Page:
html xmlns="http://www.w3.org/1999/xhtml" xml:lang="en" lang="en"> From the archives: Not free yet.

Friday, January 05, 2007

Not free yet.

My father works. It is what he does. He works professionally until he gets tired, then does yardwork. A few hours of yardwork, then housework until it is time to make dinner. After dinner, he works. I’m not sure where that came from. My Mom claims his Puritan work ethic is a remnant of growing up in New England. My Dad says that ceaseless toil is our heritage as Russian peasants, required by the eternal threats of winter, wolves and Cossacks.

My father didn’t want to work alone, so as kids, we worked. Not like farm kids or anything, but lots more than most urban kids. I’m mostly grateful for that. I am glad that I know how to settle into the rhythms of a chore and like the dirt and physicality of it. It would be twice as hard to do work if I resented it. I’m glad I can put a lot of effort into something and then live in a world that shows the results of my efforts. In sad or lonely times, I’ve turned to work as a friend who will never vary or leave me.

On the other hand, it is not so fun to have internalized a tireless driver who believes I should be working for every instant that I haven’t chosen to do something else. There’s a reason my New Year’s resolutions are for things I’d enjoy; a self-flagellating belief that I should be working harder is my default state, not an annual exception. Not working is a conscious choice for me; the chore list only goes away when I am fully engaged in fun.

A side effect of the belief that I should always be at work is that I never count the work involved in a project. If you should be working all the time, there is no cost for new work. It is simply time diverted from other work. It might even be funner work. So I dismiss almost all considerations of work. I dread emotionally laden work, like moving from an apartment after a break-up, and I’m scared of work I don’t know how to do, like handy-work around the house. But if those components aren’t there, if it is just planning, labor and doing, I’ll do any amount of work to get the fun.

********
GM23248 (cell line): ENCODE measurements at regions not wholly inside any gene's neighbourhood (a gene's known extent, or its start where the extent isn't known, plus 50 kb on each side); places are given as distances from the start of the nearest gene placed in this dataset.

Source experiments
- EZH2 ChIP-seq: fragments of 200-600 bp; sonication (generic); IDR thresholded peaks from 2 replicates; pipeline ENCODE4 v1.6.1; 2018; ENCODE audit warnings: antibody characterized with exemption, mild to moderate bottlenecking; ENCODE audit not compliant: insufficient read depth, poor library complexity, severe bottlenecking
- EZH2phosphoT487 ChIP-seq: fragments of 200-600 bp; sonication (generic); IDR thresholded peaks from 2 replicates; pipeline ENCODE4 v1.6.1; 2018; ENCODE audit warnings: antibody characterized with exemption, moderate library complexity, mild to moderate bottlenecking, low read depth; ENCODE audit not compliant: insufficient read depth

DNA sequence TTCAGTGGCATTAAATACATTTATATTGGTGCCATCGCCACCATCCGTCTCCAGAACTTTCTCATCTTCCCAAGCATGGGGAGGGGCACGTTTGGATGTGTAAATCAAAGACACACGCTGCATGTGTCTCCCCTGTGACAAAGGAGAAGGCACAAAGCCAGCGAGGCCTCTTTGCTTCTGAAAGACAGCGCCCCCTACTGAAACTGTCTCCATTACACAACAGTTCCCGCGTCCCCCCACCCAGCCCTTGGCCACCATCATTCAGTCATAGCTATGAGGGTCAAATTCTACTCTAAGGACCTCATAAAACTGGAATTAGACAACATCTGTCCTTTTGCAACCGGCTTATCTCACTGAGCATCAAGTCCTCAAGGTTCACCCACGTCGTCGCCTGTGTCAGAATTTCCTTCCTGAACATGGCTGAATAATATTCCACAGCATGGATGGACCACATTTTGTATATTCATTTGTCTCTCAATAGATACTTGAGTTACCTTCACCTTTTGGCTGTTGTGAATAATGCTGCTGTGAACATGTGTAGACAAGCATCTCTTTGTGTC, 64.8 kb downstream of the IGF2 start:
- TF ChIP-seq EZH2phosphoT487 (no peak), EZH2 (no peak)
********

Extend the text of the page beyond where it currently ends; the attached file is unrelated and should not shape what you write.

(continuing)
7 Comments:

Anonymous Anonymous said...

Not to mention the procrastination value of doing work to avoid doing other work.

s.

1:42 PM  
Anonymous Anonymous said...

This video game review summarizes my work ethic.

I highly recommend reading the rest, they're very funny.

Justin

5:28 PM  
Anonymous justus said...

I've always believed that people take their own personal circumstances, convince themselves that they "like" them, and then go the additional step of elevating to moral absolutism. In my experience, most of those who talk about "work ethic" simply aren't smart enough to get a job that allows them leisure time.

7:22 PM  
Blogger jens said...

Justin, I think I love you.

In a totally straight, non-gay, way.

Not that there would be anything wrong otherwise.

I AM SO SORRY Old Man Murray died...or pretty much died.

How can you beat:
Starting at the airport, where I bought a copy Daniel Evans' novel "Glory Hole" thinking it was a tale of bravery in the trenches during World War 1, E3 turned out to be four days of constant surprises. The big shock this year? Glory Hole is not a military term. But like the novel "Glory Hole", E3 turned out to still be pretty good. Well, I guess I've talked enough about Glory Holes for one update, so I'll sit here quietly and just think about them while you read E3 2000 Part 2: E3 2001!

10:10 PM  
Anonymous Anonymous said...

Your father sounds like mine-except we never indulged him! (please do tell more about the stories of Russia).

As a Kashmiri, I have to plug my guru here: Bertrand Russell's 'In praise of Idleness'.

2:37 AM  
Anonymous yoyo said...

While everything i have is envious of you, my gut says i end up happier. I'm not sure which is the superior.

11:31 PM  
Blogger Megan said...

Yoyo:
I have a lot of respect for happy people, however they get there.

7:14 AM  

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